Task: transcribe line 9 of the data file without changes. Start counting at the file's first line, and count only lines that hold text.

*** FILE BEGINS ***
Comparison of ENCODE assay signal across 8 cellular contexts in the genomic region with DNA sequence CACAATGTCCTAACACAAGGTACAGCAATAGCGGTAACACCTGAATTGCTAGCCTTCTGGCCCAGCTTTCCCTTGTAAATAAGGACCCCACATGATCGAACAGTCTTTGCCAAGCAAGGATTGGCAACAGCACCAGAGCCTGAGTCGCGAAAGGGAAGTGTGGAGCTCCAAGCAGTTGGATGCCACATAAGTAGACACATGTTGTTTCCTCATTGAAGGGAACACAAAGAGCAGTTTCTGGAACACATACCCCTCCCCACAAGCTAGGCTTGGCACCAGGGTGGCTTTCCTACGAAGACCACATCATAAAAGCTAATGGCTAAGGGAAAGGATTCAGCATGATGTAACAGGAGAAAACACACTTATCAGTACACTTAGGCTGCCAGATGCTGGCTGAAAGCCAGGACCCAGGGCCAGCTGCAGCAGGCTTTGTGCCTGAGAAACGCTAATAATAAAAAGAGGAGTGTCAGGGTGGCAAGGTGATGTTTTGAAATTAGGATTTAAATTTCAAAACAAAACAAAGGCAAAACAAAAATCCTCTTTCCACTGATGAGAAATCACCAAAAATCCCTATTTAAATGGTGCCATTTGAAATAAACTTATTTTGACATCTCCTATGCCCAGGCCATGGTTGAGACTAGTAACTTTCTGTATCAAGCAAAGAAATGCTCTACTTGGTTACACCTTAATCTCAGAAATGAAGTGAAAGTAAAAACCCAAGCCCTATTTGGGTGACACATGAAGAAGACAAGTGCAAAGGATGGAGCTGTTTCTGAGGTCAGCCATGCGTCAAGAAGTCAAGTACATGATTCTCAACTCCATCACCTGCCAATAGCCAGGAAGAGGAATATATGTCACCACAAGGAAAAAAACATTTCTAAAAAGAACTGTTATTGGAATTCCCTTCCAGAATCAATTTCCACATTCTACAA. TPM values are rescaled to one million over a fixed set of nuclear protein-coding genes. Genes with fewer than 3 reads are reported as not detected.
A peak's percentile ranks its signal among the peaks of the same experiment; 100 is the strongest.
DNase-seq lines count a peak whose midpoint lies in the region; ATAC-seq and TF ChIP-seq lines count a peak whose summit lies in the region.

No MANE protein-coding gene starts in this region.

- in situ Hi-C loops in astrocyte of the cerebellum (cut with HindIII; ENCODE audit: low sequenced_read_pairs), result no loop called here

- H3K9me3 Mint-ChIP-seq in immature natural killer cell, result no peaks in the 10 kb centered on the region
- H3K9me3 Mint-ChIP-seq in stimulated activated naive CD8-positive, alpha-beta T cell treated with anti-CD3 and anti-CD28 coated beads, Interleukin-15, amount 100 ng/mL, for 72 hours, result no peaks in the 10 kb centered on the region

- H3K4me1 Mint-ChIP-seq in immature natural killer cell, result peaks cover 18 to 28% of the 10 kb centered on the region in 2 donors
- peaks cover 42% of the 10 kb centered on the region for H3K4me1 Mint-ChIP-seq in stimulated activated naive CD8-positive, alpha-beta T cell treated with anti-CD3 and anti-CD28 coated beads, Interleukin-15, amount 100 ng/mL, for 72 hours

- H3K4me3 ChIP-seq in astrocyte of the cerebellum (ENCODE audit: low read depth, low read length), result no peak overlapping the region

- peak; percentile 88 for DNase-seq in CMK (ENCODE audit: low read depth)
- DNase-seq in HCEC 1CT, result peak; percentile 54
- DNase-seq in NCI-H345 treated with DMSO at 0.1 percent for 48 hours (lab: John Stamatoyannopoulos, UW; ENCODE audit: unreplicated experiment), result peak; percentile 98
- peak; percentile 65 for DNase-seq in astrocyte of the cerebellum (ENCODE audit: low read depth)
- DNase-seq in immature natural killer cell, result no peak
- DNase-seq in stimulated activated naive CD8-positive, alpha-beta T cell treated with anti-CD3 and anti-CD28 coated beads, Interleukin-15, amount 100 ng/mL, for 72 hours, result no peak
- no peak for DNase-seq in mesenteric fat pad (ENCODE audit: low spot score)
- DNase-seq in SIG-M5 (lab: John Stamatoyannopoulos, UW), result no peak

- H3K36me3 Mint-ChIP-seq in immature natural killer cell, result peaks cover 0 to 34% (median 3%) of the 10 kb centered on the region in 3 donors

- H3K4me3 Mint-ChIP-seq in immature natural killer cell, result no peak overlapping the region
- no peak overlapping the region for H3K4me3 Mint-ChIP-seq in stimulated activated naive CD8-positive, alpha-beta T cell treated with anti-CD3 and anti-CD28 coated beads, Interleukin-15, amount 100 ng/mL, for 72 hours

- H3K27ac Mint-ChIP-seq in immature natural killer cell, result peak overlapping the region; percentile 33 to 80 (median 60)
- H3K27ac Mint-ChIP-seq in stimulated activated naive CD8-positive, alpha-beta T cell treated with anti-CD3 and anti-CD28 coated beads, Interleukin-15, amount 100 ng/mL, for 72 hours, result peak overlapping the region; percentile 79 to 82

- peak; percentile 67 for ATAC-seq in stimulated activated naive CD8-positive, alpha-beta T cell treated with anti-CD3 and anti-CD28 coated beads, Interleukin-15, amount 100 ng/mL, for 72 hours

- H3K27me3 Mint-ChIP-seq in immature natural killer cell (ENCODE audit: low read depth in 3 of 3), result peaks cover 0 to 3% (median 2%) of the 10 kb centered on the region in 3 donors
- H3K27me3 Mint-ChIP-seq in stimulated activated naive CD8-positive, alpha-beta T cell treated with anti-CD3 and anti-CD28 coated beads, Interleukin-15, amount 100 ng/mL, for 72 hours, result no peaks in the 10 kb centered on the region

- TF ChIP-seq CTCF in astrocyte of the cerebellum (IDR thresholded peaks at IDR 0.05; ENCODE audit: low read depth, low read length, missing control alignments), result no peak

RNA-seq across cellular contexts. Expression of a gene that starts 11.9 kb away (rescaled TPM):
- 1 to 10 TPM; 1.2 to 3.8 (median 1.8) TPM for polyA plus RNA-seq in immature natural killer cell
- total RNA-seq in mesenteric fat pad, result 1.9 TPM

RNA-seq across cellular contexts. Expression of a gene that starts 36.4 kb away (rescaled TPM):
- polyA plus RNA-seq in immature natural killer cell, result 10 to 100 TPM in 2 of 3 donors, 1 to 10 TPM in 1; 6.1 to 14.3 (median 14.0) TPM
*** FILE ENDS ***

- peaks cover 42% of the 10 kb centered on the region for H3K4me1 Mint-ChIP-seq in stimulated activated naive CD8-positive, alpha-beta T cell treated with anti-CD3 and anti-CD28 coated beads, Interleukin-15, amount 100 ng/mL, for 72 hours